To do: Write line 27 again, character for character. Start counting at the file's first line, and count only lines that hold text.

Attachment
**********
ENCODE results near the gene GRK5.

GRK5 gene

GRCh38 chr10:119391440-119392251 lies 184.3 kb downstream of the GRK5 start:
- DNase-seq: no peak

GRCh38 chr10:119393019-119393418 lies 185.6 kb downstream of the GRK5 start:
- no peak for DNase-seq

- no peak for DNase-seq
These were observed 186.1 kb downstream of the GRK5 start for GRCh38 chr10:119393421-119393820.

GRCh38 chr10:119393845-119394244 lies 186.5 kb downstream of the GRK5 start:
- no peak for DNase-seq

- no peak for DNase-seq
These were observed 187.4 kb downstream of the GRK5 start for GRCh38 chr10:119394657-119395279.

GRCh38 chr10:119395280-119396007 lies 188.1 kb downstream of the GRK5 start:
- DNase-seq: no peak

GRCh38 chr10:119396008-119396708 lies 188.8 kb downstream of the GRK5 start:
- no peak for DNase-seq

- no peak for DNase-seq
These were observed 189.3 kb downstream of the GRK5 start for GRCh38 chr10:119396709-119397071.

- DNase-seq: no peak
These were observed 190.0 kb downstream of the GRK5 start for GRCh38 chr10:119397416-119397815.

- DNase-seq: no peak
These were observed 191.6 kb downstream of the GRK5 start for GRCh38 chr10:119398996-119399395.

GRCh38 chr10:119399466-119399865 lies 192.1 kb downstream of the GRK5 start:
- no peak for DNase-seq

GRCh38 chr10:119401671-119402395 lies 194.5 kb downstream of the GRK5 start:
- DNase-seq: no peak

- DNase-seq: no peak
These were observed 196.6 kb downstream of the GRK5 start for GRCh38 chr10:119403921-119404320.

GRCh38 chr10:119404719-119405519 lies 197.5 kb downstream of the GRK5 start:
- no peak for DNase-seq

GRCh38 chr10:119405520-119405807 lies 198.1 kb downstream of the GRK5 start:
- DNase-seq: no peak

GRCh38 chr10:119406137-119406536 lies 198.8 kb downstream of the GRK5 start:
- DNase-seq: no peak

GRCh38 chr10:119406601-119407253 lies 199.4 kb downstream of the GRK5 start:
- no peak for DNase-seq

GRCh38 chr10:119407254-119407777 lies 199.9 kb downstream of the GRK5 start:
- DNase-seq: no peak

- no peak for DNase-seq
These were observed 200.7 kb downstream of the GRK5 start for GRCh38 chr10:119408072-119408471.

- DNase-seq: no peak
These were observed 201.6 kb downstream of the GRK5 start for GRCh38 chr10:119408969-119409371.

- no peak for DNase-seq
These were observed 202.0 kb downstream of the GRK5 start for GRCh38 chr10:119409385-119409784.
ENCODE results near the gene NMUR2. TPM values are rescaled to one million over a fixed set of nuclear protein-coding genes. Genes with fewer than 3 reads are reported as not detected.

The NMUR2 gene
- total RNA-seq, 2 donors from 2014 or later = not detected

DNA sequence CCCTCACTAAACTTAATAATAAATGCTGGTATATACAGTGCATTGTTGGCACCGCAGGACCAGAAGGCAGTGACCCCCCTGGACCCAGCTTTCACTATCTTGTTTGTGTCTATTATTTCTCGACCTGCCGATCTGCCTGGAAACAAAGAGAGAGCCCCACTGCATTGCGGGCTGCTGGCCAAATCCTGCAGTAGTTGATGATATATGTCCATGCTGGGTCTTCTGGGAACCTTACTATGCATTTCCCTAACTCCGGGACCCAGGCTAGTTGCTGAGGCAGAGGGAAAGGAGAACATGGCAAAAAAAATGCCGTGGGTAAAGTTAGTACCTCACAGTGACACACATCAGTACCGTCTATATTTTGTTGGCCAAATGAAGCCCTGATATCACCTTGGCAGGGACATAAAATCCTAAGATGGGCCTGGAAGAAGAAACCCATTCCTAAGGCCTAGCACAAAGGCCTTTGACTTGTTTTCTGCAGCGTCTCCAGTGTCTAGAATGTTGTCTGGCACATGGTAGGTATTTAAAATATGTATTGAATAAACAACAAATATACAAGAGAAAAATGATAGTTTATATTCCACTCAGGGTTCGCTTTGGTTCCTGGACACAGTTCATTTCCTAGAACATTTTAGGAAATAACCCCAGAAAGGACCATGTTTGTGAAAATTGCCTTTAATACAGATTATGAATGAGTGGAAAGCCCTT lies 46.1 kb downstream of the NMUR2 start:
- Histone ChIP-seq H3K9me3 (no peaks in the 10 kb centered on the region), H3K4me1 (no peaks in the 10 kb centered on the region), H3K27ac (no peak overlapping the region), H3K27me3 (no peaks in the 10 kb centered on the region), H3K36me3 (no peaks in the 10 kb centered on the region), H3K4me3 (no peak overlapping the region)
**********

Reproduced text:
- DNase-seq: no peak